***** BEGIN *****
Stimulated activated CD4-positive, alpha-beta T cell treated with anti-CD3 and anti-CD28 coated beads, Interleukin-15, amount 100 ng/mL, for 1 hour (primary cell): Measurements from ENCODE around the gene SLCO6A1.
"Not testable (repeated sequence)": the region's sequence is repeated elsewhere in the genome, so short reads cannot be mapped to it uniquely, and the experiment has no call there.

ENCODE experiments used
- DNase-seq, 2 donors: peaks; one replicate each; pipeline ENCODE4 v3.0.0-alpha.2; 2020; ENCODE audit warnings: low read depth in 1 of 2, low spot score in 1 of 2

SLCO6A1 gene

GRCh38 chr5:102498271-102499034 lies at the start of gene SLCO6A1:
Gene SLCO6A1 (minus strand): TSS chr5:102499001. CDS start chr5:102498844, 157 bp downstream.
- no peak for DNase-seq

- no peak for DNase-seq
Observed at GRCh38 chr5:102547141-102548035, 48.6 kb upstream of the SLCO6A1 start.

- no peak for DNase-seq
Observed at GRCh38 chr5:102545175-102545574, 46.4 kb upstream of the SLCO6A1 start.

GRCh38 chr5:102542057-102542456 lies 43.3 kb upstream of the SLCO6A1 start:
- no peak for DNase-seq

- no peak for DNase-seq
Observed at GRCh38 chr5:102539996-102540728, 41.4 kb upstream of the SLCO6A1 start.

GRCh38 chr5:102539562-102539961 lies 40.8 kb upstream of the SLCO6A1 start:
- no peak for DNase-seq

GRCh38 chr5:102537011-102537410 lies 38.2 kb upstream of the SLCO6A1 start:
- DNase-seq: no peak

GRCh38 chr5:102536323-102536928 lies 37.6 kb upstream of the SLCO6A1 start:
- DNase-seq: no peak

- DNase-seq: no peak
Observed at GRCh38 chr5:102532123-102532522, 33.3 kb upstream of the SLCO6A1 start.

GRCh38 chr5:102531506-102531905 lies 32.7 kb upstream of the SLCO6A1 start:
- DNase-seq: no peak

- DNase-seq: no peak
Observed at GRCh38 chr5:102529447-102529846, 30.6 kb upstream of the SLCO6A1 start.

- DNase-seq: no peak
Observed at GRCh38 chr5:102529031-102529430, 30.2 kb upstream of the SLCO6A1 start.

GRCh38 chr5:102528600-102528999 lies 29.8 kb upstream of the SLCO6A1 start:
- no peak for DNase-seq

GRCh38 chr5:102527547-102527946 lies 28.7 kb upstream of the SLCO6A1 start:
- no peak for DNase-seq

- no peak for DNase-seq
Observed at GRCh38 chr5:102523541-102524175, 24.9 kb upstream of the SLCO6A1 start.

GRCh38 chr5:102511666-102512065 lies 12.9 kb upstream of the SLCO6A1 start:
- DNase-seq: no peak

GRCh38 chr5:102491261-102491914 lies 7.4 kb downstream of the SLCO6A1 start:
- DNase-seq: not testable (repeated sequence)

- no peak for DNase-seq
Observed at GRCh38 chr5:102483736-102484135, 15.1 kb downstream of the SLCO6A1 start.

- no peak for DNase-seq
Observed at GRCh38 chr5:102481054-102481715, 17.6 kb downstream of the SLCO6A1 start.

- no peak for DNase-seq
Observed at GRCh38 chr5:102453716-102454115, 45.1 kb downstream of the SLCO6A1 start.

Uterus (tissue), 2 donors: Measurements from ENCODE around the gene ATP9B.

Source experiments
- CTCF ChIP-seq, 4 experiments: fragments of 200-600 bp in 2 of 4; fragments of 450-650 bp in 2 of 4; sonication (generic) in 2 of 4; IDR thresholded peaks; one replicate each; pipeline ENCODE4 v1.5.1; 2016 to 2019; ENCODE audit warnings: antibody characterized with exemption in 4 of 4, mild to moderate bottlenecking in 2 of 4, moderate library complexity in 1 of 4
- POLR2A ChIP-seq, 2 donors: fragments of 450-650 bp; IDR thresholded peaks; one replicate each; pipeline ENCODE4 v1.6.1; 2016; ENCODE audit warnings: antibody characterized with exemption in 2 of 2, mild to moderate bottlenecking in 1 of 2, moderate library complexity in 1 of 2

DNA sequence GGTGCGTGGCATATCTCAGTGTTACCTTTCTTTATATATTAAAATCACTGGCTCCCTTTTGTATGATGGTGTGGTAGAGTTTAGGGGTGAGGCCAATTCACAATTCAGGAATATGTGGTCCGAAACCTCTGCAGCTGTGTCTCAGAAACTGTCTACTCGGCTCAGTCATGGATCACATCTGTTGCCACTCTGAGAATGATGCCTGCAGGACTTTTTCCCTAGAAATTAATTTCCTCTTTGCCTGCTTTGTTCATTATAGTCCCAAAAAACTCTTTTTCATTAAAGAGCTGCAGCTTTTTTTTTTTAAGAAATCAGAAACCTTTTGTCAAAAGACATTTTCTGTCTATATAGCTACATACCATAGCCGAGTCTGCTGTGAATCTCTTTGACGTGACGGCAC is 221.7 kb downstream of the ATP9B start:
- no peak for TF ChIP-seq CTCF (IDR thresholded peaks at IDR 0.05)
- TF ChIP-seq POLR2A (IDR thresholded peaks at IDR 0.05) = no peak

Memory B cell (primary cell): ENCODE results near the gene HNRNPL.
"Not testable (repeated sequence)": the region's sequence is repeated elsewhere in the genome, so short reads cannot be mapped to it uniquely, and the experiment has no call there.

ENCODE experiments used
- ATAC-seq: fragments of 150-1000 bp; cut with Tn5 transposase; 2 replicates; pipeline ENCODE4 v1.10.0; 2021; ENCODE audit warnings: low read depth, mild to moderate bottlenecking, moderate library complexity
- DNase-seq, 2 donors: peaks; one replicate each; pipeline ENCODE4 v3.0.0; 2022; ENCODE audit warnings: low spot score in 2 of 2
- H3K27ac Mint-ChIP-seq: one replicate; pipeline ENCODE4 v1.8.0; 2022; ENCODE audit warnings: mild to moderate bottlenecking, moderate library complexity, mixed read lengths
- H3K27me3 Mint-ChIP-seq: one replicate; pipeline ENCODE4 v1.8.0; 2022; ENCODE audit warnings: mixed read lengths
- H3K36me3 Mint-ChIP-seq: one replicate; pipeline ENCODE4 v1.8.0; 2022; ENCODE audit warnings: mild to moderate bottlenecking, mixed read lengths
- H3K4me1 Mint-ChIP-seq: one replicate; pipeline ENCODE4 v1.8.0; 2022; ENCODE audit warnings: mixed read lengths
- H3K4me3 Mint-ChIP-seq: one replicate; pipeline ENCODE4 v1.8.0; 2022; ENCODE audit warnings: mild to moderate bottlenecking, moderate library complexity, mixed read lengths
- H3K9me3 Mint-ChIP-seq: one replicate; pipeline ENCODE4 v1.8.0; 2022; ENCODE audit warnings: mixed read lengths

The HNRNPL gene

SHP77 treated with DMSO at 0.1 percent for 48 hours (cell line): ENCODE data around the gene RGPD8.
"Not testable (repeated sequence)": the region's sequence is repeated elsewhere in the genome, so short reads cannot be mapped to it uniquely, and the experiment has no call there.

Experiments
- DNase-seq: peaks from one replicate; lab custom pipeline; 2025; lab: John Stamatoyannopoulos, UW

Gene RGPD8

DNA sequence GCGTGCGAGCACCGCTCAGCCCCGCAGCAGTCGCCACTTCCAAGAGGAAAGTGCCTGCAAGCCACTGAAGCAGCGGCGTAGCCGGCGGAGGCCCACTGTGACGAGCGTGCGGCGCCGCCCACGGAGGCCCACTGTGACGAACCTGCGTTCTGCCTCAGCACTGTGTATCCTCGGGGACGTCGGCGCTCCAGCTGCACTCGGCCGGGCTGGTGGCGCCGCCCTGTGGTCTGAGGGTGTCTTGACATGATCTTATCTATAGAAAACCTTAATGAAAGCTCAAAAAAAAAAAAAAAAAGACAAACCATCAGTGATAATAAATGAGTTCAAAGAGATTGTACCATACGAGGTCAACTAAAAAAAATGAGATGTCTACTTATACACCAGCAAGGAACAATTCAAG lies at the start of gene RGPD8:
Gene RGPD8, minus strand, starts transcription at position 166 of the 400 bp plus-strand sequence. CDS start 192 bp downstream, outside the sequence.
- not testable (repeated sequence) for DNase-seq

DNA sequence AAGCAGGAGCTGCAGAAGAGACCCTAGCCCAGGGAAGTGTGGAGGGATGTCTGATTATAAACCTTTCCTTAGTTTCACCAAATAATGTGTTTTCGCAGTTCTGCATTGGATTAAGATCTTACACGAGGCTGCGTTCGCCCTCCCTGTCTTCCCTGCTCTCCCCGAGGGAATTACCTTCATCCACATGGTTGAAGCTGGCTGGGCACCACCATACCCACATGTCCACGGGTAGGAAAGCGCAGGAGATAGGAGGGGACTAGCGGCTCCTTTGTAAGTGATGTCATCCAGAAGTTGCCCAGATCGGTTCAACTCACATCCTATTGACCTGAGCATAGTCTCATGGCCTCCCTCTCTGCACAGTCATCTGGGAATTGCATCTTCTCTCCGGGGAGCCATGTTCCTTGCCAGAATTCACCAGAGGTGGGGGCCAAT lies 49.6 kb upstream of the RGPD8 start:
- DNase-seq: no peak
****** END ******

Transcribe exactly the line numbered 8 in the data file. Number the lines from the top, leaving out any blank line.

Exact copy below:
- no peak for DNase-seq